My life’s purpose is to risk being present with people, to hold up a mirror, to be available to truly see you when you need to be seen, to hear your story and listen deeply. With that in mind, being real, for me, is accomplished by showing up as fully engaged and fully committed to my ministry as I can be in a given moment—risking the experience of vulnerability with you at the same time I am listening deeply to your lived reality.
In my first sermon here at UUCA, I used a reading that includes my favorite quote, “What you risk reveals what you value.” Some moments the commitment is clear and simple. But sometimes it isn’t easy. It has been especially difficult to stay present these past few months since the second minister call process began. It’s an odd process, to be sure. It is kind of like having a performance evaluation done by 600 people. Well, no, it’s not kind of like that. It is that.
As the process unfolds, there is a fair amount of anxiety in the system – which is related to many different things. Some of you are not sure what the process exactly means. Others of you are so close in the middle of it that you can’t imagine thinking of anything else. There are questions on the table about whether I am a good fit for this congregation and questions about what it means to commit to a second called minister.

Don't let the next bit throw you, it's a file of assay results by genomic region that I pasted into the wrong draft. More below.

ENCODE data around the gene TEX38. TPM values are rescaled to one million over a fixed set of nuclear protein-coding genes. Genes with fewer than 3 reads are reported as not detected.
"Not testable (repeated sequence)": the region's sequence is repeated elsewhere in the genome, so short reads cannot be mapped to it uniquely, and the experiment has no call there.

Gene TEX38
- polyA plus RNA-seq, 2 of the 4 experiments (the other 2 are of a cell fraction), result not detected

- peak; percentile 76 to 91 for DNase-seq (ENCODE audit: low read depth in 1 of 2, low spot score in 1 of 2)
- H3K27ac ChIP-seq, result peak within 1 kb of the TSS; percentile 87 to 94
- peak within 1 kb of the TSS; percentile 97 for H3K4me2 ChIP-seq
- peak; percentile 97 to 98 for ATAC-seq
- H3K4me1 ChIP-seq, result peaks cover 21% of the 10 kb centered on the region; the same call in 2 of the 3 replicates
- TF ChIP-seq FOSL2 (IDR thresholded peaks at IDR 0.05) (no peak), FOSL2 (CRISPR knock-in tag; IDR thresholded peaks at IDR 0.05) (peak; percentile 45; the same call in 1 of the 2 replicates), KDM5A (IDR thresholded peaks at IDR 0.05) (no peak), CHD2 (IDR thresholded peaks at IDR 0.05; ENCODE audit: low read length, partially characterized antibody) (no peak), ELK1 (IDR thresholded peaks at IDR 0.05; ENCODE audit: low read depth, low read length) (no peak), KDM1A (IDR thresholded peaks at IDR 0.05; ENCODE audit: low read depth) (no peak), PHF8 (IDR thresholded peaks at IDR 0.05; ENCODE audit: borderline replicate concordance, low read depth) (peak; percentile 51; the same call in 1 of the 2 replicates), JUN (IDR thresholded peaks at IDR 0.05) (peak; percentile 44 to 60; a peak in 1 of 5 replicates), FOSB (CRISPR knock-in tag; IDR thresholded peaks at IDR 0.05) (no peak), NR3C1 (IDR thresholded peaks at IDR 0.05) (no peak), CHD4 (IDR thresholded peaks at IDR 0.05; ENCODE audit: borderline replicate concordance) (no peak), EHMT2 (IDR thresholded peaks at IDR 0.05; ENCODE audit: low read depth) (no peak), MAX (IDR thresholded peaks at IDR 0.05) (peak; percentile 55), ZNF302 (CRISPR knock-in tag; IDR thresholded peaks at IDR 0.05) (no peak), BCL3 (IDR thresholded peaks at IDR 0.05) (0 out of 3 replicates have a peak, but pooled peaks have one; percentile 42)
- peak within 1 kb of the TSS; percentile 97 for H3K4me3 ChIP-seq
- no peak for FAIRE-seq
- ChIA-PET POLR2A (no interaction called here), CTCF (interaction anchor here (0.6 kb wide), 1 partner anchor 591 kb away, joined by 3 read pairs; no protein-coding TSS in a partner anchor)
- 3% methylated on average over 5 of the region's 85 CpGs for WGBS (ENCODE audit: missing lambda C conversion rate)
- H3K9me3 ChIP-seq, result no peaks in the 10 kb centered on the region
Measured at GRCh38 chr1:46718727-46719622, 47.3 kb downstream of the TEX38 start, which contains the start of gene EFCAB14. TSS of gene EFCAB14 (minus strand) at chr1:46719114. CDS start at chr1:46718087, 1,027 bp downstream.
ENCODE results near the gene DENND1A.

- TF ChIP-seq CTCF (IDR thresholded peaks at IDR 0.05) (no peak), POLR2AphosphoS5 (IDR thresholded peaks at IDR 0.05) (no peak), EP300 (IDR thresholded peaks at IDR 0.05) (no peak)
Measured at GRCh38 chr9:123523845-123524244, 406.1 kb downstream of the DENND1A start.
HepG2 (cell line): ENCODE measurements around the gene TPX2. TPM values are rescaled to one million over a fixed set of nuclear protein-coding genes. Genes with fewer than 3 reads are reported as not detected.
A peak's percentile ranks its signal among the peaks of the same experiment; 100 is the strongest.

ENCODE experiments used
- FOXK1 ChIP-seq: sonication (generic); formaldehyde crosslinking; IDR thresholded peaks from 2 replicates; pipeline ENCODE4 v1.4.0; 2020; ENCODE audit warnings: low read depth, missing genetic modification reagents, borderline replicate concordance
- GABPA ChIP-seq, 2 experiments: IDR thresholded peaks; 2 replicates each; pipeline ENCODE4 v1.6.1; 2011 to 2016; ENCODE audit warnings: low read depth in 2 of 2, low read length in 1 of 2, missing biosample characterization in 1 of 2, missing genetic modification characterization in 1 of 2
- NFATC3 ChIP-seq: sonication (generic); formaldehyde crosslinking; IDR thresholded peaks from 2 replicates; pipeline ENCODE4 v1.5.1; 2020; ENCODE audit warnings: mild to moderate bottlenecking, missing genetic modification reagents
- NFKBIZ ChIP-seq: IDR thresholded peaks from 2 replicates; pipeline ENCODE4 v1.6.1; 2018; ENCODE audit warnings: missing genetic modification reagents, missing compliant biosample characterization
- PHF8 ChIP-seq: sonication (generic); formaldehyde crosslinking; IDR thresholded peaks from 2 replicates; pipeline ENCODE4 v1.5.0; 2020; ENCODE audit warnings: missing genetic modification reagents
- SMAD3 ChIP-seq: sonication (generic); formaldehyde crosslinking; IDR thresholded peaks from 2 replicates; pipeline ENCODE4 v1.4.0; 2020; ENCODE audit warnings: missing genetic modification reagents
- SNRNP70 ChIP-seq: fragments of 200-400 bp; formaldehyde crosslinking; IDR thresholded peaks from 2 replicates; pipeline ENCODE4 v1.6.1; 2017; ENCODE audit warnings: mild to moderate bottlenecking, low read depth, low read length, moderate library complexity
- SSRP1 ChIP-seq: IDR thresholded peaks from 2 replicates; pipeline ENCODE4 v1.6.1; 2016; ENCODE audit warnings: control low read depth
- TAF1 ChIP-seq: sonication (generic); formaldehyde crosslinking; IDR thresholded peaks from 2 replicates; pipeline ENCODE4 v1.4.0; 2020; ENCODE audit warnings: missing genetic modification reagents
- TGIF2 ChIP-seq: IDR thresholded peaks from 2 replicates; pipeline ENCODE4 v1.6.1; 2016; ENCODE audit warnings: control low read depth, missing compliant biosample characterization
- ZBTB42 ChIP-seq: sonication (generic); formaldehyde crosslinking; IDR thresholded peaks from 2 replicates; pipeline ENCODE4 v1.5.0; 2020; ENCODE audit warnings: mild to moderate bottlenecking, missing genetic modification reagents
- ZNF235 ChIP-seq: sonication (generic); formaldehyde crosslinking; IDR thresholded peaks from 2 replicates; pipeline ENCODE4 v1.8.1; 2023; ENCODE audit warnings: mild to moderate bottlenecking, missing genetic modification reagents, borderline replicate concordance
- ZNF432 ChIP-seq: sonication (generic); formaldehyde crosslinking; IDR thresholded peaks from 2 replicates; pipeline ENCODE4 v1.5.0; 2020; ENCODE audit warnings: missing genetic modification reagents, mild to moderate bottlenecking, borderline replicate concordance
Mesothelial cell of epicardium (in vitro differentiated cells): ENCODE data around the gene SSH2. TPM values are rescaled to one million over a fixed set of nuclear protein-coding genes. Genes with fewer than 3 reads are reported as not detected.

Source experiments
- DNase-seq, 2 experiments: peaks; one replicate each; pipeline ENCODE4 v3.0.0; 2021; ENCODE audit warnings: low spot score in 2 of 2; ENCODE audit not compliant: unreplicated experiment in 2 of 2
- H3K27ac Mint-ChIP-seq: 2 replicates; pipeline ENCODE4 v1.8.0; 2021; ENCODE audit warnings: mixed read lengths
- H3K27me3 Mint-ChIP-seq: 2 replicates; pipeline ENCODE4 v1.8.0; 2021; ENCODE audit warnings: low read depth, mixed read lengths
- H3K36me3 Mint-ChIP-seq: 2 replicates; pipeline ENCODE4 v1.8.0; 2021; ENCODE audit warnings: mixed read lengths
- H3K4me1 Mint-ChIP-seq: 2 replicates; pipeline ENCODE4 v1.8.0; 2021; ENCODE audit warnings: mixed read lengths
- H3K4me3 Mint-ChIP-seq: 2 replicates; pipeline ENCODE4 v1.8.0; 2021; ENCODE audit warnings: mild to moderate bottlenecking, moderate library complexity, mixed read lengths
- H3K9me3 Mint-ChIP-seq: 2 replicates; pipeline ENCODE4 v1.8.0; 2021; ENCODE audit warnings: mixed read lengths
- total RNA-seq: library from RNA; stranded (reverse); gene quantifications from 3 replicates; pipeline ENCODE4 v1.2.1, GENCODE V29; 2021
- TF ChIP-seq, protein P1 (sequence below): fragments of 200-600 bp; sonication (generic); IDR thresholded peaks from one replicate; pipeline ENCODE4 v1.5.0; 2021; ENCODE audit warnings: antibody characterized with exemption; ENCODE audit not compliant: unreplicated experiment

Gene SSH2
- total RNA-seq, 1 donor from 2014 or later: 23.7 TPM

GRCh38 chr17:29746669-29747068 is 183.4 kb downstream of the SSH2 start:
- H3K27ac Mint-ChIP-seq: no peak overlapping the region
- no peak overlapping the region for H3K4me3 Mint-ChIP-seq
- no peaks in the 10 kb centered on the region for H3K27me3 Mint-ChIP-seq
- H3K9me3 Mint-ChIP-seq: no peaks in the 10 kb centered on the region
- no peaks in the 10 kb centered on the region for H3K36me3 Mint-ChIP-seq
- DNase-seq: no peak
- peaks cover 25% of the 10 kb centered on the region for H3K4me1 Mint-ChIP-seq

And through it all, I am getting an extended object lesson in vulnerability. I have no action to take at this point but to continue to show up and do what I do. To continue my ministry of presence. To continue to risk. To lean into the uncomfortable moments and let the discomfort remind me who I am and why I am here. I am here to witness and honor your moments of discomfort and struggle, to celebrate your joys and to help you dive deeper. And as you dive deeper, I am reminded of my own experience of depth, my own ability to stand firm in the midst of chaos.
I am made real by my engagement in this process.
We each have an opportunity to reflect upon our own life’s purpose. How do you become real? How do you find a way to express your own authentic experience in a fast-moving life? The vulnerability required to do this can feel impossibly daunting, and so you can start small. Start by looking at your own experience and being honest about where you are in it. Do you feel grounded? What are you dodging or avoiding?